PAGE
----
Greece pushed into dangerous chaos
Greece is entering the most unstable period in its recent history. The European Union has given the green light for the second bailout of 130 billion euros to save Greece from bankruptcy, but rather than relieve, it has forced Greece into further poverty.
A scary prescription.
The Council of the European Union - primarily Germany and France - has such a huge distrust of Greek politicians, and feels so strongly that it has been deceived, that it was able to force the acceptance of an austerity regime that could be called brutal. Such a strict regime has never been imposed on any other country yet.
Within two years, 150,000 civil servants will have lost their jobs, the minimum wage will have been lowered, there will have been no increase in salaries, and expenditures (including defense) will have been cut to a great extent.
Europe does not believe that Greece will be able to keep its promise. It has such distrust that it seeks signed, binding agreements from Greek political leaders. Europe may be right in its anger, but it has acted in an enormously patronizing manner and with a huge superiority complex. It has clearly demonstrated that it has taken this step not to save Athens from bankruptcy, but just to save its own skin. This attitude is very ugly, and would not be deemed worthy of any other country.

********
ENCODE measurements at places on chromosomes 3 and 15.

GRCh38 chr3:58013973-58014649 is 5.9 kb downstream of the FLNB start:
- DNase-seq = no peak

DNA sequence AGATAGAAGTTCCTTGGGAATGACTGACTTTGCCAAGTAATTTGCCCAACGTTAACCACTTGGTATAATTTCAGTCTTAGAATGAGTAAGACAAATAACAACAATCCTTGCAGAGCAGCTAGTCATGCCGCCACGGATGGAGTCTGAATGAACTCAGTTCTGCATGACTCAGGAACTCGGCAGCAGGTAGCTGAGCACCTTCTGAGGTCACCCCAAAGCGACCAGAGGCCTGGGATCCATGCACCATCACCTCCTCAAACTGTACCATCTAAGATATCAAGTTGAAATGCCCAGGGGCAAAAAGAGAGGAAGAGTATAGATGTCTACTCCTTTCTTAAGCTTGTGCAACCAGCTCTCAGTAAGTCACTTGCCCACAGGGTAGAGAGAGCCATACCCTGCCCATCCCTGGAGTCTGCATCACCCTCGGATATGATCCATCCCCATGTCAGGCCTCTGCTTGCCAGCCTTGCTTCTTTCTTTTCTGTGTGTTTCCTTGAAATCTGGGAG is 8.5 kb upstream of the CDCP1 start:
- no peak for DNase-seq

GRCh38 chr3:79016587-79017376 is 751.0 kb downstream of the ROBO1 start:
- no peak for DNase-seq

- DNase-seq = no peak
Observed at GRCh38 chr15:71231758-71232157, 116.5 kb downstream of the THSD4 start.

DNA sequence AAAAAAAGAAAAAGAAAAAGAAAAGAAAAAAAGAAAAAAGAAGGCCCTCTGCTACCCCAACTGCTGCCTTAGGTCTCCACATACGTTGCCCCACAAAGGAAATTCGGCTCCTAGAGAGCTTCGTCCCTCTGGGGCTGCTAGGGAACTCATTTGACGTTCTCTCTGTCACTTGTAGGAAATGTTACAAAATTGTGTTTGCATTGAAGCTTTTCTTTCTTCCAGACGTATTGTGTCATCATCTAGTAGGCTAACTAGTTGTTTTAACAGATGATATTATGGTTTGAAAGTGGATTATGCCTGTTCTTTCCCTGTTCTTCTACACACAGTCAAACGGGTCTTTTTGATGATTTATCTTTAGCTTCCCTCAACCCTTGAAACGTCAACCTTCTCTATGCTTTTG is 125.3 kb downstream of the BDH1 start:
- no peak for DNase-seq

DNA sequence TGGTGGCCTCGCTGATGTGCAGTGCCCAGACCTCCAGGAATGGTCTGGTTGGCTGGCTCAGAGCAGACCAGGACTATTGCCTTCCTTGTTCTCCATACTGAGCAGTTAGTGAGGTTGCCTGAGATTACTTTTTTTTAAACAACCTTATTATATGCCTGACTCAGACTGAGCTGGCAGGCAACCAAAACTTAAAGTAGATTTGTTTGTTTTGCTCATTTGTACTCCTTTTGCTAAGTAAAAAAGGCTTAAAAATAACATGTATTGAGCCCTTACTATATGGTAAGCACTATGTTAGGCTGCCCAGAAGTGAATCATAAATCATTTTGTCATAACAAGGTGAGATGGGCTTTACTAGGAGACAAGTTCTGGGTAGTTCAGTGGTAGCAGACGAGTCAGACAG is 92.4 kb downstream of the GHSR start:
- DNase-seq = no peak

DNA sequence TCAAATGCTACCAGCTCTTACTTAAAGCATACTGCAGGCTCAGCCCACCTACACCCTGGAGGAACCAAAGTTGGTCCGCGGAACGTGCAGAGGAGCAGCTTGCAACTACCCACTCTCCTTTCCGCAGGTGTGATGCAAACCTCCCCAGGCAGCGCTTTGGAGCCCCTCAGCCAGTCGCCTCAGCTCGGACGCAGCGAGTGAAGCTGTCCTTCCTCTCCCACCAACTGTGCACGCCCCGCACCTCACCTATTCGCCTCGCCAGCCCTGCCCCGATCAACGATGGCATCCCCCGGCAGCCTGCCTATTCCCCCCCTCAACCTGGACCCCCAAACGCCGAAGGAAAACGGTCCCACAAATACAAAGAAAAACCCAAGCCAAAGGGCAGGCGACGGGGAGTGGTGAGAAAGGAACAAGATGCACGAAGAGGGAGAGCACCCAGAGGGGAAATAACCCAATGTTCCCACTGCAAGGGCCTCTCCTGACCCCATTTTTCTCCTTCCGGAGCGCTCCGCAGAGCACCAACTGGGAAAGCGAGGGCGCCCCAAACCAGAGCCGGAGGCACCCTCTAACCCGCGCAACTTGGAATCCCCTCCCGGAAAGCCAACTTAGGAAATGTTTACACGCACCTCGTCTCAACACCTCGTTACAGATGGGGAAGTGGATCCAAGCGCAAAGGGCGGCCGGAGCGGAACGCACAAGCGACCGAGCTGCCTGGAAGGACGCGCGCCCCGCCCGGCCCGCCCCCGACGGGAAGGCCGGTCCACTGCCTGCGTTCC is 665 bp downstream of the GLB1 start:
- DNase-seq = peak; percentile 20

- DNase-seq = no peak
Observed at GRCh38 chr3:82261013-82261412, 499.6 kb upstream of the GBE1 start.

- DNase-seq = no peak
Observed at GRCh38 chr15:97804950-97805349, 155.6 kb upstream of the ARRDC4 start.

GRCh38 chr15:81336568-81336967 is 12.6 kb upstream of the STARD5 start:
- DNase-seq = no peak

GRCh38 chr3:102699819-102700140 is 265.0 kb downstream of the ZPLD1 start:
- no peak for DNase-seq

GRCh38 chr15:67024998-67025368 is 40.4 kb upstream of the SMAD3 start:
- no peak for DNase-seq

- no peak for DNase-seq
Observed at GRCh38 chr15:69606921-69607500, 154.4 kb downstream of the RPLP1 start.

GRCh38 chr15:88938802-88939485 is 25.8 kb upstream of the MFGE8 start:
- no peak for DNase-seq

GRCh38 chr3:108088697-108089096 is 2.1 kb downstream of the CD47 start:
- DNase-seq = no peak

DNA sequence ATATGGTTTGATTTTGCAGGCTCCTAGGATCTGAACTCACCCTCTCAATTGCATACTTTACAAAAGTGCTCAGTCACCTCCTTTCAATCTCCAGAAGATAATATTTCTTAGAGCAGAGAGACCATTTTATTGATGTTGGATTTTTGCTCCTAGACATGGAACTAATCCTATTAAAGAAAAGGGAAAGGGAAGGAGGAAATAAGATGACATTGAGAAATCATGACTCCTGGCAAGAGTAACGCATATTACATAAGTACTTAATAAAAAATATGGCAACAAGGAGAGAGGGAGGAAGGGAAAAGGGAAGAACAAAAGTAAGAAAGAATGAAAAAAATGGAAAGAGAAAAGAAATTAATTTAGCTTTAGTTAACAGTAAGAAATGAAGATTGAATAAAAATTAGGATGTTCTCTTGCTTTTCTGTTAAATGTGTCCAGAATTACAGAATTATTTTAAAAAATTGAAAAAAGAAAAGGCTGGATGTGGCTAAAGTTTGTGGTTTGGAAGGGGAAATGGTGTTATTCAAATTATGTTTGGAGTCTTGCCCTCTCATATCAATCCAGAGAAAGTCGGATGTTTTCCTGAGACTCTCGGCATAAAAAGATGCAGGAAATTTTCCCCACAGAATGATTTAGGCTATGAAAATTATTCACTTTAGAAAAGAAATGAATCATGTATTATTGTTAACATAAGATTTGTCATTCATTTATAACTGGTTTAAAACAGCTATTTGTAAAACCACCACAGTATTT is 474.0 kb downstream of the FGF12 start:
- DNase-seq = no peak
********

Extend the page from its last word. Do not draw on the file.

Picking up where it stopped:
Turkey should extend its hand to Greece
The managing editor of Greece’s prominent Kathimerini newspaper, Alexis Papahelas, has very justifiably written: “You [Europe] are insulting the people. This approach of yours will even block those who support the reforms.”
It may be because they do not care, or it may be that they do not realize, but Europe is pushing Greece into chaos. Instability on the other side of the Aegean results in an extremely dangerous process, especially with regard to Turkey.
If there are those of us who say, “Oh, well, they should learn their lesson,” they are very mistaken, just like the Europeans. On the contrary, Turkey should support Greece in this period; it should extend its hand. The gesture of Energy Minister Taner Yıldız, for example, is a very suitable approach.
Turkey’s interests lie in a stable Greece. Good neighborliness is tested in bad times.
Parliamentary regulation fights
The main opposition party Republican People’s Party (CHP) is demanding justice. The government is opposing them, arguing that the opposition is using its existing rights in an exaggerated way to block resolutions. The opposition is submitting motions that have no relevance to the topic, they say. After submitting motions, four people are allowed to speak for 10 minutes, which makes 40 minutes in total. The ruling Justice and Development Party (AK Parti) thus claims that time is wasted and the passing of resolutions is becoming extremely difficult. They want to reduce the right to submit motions from four times a week to once a week and the duration of allowed speech from 10 to five minutes.
This is the reason of the fights. It is indeed an important restriction.
However, there could be a middle way, without resorting to such draconian reductions. The four times a week right could be lowered to two or three, and the 10-minute speech time could be reduced to six or seven instead of five. Then this move can be tolerated.
Meanwhile, the AK Parti should not forget that today they are ruling but tomorrow, (I assume they know they will not be ruling this country forever), when they move into opposition, they will fall into their own trap.